ASML – Optimizing software release policy #SWI2006
ASML is a company located in Veldhoven that builds machines for manufacturers
of computer chips. The software of these machines ASML sells now consists of one
large package, a so called monolith. Their current policy is to release a new version
of this entire monolith approximately every nine months.
This monolithic approach has a few disadvantages. Suppose a client asks for
a new functionality in the software. ASML will develop, implement and test this
new functionality and add it to the new version of their monolith. This means that
the client has to wait a few months before it can install this new version of the
entire package, containing the requested functionality, but also a lot of changes they
haven’t asked for.
Therefore ASML is considering other approaches for their release method. An
option is to split their software into smaller pieces (we will call these pieces functional
units or FU’s). The implementation of a requested functionality will only affect a
few FU’s. Once implemented and tested, the client can install a new version of
the affected FU’s without changing the other FU’s. This means that there will
be a broad range of configurations ”in the field” (on the different machines of the
clients). Of course ASML only has a limited number of programmers to maintain,
and a limited number of machines to test the software.
The main question in this approach is: In how many FU’s can ASML split their
monolith so that they can still manage all versions of these FU’s?
Assume the monolith will be split up in k functional units: FU1, FU2, . . . FUk.
Each unit FUi can exist in different consecutive versions, for simplicity numbered
by 1, 2, . . . , ni. Version j of FUi will be denoted by FUj i . All the FU’s communicate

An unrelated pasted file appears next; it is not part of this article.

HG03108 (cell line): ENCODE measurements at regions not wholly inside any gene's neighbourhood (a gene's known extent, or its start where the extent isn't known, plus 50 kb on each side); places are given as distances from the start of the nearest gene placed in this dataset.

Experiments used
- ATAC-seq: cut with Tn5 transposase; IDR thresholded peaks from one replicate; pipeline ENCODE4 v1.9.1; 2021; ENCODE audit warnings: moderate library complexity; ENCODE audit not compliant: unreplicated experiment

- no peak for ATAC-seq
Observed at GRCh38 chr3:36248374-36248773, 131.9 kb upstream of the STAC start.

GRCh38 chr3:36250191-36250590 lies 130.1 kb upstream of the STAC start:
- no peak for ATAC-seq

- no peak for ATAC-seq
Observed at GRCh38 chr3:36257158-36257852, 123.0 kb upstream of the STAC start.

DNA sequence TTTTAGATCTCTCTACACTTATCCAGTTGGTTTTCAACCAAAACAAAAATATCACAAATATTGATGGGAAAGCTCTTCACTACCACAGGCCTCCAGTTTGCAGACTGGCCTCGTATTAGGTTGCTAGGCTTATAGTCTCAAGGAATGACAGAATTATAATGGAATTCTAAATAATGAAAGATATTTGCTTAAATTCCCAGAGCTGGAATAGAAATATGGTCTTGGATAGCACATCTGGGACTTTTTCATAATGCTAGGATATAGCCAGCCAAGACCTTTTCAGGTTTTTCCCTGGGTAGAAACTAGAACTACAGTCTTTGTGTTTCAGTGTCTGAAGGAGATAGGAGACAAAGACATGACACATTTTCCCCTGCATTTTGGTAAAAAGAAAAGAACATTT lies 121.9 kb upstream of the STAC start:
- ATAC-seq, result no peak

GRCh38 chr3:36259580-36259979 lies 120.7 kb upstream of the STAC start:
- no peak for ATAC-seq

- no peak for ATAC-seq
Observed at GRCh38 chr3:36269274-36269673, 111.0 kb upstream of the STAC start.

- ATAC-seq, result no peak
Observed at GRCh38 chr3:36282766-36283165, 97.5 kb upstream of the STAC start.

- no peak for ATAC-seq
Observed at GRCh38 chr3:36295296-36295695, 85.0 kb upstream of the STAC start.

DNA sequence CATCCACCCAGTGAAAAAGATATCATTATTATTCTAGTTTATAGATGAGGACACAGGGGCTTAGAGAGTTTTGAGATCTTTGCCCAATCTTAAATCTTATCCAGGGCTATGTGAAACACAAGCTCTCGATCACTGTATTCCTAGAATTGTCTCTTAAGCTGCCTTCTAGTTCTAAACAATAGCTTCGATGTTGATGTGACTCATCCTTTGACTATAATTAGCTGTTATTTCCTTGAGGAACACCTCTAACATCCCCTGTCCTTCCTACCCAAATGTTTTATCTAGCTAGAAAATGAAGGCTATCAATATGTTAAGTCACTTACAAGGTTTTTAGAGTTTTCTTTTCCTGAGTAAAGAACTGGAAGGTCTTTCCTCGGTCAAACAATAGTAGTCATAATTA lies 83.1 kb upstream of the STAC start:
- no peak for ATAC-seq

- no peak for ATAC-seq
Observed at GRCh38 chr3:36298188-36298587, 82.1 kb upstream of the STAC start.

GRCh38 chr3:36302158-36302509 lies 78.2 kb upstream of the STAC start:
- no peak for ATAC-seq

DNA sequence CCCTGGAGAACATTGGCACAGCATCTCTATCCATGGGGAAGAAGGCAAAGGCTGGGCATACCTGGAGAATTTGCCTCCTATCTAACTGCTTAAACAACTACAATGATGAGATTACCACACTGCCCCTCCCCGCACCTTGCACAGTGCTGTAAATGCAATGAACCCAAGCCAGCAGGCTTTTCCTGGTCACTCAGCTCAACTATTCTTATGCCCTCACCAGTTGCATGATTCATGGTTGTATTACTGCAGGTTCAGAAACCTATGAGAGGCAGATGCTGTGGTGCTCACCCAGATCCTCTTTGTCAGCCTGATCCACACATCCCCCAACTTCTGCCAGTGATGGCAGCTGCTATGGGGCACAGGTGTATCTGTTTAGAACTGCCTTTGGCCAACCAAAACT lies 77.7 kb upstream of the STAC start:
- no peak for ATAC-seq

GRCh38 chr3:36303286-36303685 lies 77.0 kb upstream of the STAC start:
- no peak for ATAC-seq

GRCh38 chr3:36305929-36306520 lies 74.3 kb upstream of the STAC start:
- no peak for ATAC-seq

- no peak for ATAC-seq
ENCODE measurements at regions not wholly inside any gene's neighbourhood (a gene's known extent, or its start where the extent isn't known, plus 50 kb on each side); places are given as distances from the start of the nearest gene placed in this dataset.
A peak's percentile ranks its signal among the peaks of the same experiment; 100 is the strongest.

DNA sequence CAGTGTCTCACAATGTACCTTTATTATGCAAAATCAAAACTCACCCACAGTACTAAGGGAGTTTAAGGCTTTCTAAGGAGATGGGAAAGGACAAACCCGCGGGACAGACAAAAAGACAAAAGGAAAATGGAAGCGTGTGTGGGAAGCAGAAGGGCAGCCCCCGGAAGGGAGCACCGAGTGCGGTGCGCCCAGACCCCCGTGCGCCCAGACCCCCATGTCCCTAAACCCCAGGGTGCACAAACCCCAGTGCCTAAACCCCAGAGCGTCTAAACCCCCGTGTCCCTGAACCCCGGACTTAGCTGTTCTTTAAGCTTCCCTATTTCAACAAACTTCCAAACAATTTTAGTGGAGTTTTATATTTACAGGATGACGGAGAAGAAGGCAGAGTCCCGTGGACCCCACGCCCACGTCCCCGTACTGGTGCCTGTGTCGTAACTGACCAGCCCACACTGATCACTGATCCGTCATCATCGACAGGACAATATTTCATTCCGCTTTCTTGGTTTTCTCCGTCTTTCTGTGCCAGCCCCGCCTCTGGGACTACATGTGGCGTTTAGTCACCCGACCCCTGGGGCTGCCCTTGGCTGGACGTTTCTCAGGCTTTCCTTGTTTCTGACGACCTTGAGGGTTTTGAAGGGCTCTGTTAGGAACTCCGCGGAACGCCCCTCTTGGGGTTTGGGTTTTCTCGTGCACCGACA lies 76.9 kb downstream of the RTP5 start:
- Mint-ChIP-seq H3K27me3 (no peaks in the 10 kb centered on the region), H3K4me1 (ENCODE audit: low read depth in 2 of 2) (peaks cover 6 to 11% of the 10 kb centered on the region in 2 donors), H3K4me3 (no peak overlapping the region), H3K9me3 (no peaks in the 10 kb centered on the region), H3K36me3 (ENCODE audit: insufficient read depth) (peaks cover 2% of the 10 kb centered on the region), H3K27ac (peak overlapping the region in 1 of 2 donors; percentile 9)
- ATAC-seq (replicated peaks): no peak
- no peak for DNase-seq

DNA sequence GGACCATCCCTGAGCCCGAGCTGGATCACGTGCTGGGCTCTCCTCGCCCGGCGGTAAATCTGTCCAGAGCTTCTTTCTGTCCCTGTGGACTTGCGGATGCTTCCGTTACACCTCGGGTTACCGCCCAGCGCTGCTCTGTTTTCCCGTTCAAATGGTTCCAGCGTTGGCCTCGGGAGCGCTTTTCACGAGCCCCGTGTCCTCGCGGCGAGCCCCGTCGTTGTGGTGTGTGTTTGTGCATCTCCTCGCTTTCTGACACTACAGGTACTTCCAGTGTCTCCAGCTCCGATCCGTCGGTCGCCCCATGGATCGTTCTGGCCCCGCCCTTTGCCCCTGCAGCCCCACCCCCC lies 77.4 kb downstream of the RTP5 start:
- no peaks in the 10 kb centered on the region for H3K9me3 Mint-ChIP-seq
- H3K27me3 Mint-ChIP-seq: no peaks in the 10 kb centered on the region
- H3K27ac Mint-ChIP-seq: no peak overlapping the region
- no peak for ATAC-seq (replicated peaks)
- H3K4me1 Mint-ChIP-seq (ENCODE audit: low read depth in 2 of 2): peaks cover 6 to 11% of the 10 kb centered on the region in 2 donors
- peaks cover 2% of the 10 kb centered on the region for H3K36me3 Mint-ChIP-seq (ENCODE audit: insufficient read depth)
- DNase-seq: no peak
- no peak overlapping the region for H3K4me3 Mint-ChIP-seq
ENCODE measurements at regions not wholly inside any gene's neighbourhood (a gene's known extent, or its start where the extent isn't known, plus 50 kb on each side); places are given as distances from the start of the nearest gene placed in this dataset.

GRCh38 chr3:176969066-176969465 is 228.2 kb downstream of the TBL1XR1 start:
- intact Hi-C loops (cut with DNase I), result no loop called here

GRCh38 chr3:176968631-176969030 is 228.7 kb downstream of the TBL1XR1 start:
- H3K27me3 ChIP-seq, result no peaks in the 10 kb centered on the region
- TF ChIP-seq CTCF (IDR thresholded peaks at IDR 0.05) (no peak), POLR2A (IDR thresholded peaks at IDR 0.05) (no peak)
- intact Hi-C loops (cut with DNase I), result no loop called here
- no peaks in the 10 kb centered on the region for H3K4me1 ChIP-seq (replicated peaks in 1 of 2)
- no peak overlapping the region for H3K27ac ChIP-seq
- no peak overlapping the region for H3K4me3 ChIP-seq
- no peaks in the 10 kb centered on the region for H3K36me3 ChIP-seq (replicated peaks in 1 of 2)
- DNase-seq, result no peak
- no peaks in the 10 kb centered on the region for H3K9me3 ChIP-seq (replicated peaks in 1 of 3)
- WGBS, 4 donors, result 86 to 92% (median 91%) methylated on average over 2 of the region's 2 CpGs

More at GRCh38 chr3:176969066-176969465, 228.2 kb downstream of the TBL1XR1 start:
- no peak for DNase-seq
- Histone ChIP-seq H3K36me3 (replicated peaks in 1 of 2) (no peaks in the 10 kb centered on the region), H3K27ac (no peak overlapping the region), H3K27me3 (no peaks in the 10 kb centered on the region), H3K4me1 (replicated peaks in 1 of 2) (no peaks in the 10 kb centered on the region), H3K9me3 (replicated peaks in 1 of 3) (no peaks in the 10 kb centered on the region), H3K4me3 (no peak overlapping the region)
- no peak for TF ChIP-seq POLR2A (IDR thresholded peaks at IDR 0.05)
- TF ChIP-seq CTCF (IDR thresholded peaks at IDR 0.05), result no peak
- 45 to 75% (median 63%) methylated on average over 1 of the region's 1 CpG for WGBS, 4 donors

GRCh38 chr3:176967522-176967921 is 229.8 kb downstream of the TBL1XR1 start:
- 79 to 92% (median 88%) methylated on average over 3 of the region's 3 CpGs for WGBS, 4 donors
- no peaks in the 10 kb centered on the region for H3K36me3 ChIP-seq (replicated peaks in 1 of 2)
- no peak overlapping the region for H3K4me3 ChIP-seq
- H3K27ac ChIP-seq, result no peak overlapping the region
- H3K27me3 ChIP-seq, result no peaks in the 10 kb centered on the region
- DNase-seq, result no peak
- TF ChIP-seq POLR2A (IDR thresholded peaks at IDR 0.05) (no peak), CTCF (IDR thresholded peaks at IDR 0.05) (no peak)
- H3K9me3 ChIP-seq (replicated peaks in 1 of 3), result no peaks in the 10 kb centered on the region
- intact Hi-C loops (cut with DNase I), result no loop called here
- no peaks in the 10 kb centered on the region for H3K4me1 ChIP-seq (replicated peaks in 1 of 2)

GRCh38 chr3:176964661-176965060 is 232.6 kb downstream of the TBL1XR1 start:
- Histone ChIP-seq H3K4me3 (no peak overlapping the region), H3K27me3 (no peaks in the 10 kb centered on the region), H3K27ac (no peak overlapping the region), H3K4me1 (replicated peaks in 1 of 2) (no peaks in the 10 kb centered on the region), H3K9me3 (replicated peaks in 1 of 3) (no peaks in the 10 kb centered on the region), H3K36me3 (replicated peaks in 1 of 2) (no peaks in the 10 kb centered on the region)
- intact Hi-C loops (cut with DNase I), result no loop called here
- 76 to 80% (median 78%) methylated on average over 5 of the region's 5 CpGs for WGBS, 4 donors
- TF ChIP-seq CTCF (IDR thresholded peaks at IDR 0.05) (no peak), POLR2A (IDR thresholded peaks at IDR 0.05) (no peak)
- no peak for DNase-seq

with each other through interfaces. These interfaces remain unchanged when one
or more FU’s get a new version. The configuration where FU1 has version j1, FU2
has version j2, and so on, will be denoted by (FUj1 1 , FUj2 2 , . . . , FUjk k ).
Suppose that for each unit a corresponding probability distribution is given that
models the probability that a client orders a new version in a certain time interval.
Releasing a new version of a FU brings a certain amount of work that, globally,
can be divided into three parts: implementation, testing and maintenance (=bug
fixes, …). It is reasonable to assume that the work needed for the implementation
and maintenance of a new version of an FU is independent of the other FU’s. The
testing on the other hand depends heavily on the number of versions of the other
FU’s, because a FU version (ideally) should be tested in all combinations of all
versions of the other FU’s. In practice ASML will only support (and thus only test
a new FUi version in) the configurations with one of the lj last versions of FUj for
j 6= i.
The practical limitations inside ASML (number of programmers, machines, …)
give an upper bound to the amount of work ASML can handle. The question thus
becomes: Find the maximal k and l1, . . . , lk such that the total work needed stays
below this upper bound”